Summary: God curses the universe for our rebellion, but in discipline there is hope.
In certain segments of Jewish culture, there is a way of pretending to say something nice, then adding a twist that turns it into a curse. Alan King lists a number of these in his Great Jewish Joke Book:
• May you inherit a hotel and die in every room.
• May you have a son named after you soon (the name passed on only after you die).
• May the souls of all of King Solomon’s mothers-in-law inhabit you.
• May your bones be broken as often as the Ten Commandments.
Those are worth a little chuckle. Today, however, we tackle a more serious topic – the real curses which God metes out as a result of the rebellion of our first parents. We finish chapter 3 of Genesis with the beginning of… pain.
[Read Genesis 3.16-24. Pray.]
In the introduction to The Problem of Pain, C. S. Lewis explains why, for him, pain argued against the existence of God and allowed him to feel secure in his atheism: “Life on Earth is so arranged that all the forms of it can live only by preying upon one another. In the lower forms this process entails only death, but in the higher there appears a new quality called consciousness which enables it to be attended with pain. The creatures cause pain by being born, and live by inflicting pain, and in pain they mostly die. In the most complex of all creatures, Man, yet another quality appears, which we call reason, whereby he is enabled to foresee his own pain, which henceforth is preceded with acute mental suffering, and to foresee his own death while keenly desiring permanence. It also enables men by a hundred ingenious contrivances to inflict a great deal more pain than they otherwise could have done on one another and on the irrational creatures. This power they have exploited to the full” (2).
Lewis then explains the problem: “If God were good, he would wish to make His creatures perfectly happy, and if God were almighty He would be able to do what He wished. But the creatures are not happy. Therefore God lacks either goodness, or power, or both. This is the problem of pain in its simplest form” (16).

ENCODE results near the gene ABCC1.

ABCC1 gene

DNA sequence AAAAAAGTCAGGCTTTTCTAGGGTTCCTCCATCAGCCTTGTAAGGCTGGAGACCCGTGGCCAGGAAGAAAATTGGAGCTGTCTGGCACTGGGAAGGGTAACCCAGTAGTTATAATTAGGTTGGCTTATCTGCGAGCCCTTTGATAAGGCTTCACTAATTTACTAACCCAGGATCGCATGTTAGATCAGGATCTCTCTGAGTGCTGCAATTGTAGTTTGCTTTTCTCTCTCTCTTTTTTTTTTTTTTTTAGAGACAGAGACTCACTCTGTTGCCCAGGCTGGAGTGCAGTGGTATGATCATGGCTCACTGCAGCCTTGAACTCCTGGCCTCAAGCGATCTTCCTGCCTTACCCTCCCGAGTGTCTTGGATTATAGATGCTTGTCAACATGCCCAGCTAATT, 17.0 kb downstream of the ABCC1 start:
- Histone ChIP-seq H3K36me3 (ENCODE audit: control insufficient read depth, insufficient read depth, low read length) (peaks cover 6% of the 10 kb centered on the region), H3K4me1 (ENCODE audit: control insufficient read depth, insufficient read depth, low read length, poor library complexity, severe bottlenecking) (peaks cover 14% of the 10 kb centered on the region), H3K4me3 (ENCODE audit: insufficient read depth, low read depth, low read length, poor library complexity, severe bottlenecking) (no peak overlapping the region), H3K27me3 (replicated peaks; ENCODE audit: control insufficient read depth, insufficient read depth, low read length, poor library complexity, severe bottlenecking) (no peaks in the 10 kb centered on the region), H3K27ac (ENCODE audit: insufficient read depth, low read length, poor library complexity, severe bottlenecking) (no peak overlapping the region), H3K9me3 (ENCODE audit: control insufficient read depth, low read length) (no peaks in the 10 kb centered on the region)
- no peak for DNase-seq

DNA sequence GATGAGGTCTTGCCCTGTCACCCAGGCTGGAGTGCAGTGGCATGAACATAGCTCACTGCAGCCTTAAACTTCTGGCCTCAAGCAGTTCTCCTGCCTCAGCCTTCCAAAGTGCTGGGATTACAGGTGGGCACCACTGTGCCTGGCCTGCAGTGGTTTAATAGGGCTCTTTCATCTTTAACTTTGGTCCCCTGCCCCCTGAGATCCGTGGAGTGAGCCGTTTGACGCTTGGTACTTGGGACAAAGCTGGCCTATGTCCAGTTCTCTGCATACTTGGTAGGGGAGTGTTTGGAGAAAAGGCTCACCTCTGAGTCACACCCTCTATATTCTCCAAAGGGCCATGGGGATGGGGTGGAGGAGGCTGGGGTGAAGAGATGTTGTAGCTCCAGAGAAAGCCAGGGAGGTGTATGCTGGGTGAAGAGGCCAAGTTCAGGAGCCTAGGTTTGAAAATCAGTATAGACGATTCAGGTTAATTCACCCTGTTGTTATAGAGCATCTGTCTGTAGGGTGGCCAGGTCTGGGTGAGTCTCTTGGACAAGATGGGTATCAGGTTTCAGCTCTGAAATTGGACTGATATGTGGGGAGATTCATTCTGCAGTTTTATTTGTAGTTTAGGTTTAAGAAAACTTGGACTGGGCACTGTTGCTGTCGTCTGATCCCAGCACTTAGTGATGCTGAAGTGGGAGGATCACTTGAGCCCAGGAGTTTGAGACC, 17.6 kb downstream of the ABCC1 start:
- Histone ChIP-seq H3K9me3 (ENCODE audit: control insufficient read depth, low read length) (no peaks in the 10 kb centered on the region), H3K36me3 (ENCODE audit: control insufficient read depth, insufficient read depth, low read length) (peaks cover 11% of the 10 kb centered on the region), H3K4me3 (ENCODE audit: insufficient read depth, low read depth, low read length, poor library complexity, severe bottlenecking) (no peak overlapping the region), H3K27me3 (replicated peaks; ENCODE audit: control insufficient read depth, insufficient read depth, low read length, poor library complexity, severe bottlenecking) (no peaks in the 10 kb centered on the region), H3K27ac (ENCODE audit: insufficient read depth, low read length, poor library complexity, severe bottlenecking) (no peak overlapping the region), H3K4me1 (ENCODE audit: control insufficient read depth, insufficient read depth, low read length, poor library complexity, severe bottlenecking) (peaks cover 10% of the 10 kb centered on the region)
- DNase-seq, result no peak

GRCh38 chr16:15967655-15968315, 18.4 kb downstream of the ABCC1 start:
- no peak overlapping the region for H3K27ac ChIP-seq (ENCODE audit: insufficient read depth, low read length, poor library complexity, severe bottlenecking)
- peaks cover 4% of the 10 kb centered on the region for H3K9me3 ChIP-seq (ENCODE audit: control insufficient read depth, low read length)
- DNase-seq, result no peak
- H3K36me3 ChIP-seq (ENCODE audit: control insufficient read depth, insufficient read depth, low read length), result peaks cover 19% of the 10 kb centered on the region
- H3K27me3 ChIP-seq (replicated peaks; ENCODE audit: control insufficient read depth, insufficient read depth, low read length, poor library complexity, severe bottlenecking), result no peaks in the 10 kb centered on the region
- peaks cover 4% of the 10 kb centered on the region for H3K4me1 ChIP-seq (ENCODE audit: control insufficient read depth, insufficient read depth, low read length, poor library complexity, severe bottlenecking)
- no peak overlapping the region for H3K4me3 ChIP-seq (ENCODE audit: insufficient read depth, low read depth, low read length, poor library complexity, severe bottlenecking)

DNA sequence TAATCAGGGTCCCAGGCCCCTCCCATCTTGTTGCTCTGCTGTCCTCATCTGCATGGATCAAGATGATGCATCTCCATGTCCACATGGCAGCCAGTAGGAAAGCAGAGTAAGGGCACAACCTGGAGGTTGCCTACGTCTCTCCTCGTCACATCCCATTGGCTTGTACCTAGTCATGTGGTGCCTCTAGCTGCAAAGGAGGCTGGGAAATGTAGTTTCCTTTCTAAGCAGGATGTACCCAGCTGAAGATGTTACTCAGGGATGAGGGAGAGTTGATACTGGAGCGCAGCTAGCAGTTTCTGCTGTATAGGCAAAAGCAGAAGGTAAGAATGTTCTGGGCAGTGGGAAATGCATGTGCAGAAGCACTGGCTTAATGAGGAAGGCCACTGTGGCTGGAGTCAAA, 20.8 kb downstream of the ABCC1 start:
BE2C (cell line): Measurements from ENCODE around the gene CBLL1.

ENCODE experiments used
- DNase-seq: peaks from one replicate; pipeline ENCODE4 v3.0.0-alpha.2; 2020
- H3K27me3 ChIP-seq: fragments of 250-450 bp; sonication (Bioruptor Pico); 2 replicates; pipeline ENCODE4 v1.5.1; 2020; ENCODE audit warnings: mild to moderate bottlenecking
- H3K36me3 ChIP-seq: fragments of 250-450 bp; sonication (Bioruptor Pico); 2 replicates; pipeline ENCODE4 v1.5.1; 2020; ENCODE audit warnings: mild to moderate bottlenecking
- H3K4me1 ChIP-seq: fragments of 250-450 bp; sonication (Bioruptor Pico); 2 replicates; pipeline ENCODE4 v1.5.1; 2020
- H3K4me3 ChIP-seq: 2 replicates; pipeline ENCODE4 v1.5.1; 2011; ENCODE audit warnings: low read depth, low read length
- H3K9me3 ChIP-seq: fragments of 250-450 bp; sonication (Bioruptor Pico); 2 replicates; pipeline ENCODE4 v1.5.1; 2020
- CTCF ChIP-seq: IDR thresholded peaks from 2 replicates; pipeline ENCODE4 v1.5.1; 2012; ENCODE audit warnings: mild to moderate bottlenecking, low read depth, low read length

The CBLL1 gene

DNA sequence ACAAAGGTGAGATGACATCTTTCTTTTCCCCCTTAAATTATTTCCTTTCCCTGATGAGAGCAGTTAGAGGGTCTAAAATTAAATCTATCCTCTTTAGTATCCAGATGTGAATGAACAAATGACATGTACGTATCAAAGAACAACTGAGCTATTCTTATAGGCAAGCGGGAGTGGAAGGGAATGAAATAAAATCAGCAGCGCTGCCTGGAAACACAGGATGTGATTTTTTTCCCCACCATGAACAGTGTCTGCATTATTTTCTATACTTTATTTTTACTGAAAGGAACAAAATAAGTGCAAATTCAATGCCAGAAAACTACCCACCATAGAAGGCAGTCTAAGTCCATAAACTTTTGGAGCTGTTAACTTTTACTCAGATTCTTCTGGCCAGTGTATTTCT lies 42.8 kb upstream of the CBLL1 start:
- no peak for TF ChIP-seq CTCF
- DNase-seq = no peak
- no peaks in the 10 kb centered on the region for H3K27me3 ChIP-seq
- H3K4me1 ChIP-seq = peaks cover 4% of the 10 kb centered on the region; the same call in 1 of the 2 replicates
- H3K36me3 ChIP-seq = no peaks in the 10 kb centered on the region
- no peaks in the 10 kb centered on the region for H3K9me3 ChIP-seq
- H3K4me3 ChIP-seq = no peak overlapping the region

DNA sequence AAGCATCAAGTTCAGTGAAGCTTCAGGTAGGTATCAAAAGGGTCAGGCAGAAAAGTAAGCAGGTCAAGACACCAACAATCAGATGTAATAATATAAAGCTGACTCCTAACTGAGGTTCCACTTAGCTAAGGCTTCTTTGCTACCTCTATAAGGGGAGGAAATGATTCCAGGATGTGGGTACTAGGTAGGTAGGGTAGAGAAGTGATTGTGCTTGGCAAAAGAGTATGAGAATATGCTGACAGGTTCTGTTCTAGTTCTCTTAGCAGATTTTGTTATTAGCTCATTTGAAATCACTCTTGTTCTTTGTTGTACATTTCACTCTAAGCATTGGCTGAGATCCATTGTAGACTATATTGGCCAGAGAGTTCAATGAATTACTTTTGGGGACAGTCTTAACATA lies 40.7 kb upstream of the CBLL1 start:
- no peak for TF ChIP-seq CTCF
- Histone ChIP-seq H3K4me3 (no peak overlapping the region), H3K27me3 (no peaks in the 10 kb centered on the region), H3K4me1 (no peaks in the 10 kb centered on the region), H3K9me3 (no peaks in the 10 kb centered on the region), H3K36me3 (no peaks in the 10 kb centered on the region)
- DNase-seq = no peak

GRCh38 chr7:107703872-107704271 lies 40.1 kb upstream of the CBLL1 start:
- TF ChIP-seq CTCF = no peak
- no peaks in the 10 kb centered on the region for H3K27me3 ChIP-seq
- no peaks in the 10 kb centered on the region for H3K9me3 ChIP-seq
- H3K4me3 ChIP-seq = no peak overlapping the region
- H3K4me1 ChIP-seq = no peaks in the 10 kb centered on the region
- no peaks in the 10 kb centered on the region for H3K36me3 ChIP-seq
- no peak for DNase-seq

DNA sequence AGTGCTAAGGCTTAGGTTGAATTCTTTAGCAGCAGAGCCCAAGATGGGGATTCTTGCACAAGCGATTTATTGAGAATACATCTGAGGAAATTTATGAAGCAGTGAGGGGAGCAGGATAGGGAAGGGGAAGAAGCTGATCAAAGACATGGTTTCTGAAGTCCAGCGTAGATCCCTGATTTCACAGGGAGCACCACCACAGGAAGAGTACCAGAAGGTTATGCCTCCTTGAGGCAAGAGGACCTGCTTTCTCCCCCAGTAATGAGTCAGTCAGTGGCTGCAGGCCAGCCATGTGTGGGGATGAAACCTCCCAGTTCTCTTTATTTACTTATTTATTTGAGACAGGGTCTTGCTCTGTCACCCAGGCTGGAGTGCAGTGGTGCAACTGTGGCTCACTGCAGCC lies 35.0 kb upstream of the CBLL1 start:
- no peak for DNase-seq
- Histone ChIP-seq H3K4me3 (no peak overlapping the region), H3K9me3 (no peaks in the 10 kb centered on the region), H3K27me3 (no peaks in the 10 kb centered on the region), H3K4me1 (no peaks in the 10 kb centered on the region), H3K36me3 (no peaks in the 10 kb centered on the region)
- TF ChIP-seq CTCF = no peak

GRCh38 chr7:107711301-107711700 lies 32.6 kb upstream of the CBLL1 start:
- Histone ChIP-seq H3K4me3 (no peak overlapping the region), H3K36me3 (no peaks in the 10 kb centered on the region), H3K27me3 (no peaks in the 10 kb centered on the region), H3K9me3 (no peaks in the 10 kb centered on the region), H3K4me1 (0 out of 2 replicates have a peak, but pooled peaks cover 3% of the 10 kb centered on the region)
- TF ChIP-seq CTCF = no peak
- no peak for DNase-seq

Two things I am not aiming for in this sermon. First, I do not want to peddle simplistic answers. Sometimes Christians imply that trouble is as easy to solve as “just trust and obey.” There is some truth there, but the nuances are important also. My comments are not intended as the whole story, but pointers on the way.
Second, I am not presenting a theodicy, the philosophical justification of God in the face of evil and suffering. That is a good thing for a pastor to attempt in the community of believers. I would be honored to give such a speech, but not on a Sunday morning.
My goal is to pull from the text what God is telling us in these events, and see how he uses them to point us towards his glory and our joy, the hope to which he calls us in Christ Jesus.
Prior to eating the fruit, mankind walked with God in pure happiness and holiness. In the Garden, the soul was at peace both with its Maker and with everything else he created. There was no sin, no sorrow, no selfishness, and no suffering. But then we rebelled; so where does that leave us?
On Wednesday, the lady cooking at the station next to me was speaking about how she raises her teenagers. She gives them many freedoms and speaks often of trust. She said her mantra is, “If we don’t have trust, we don’t have anything.” Here is a woman with no real commitment to religion, yet she knows there are consequences for sin.
That is an important insight, because it shows us how deeply seated is the sense of fairness and the ill effects which result from sin. Many who might criticize God for excessive harshness or unfairness in judging and punishing in this text, nonetheless adhere to the same standard themselves. They know there is right and wrong, good and evil, and that the ultimate answer is that which is righteous and loving.
C. S. Lewis makes this the center of his defense of the problem of pain: “There was one question I never dreamed of raising. I never noticed that the very strength and facility of the pessimists’ case at once poses us a problem. If the universe is so bad, or even half so bad, how on earth did human beings ever come to attribute it to the activity of a wise and good Creator? Men are fools, perhaps; but not so foolish as that. The direct inference from black to white, from evil flower to virtuous root, from senseless work to a workman infinitely wise, staggers belief” (3).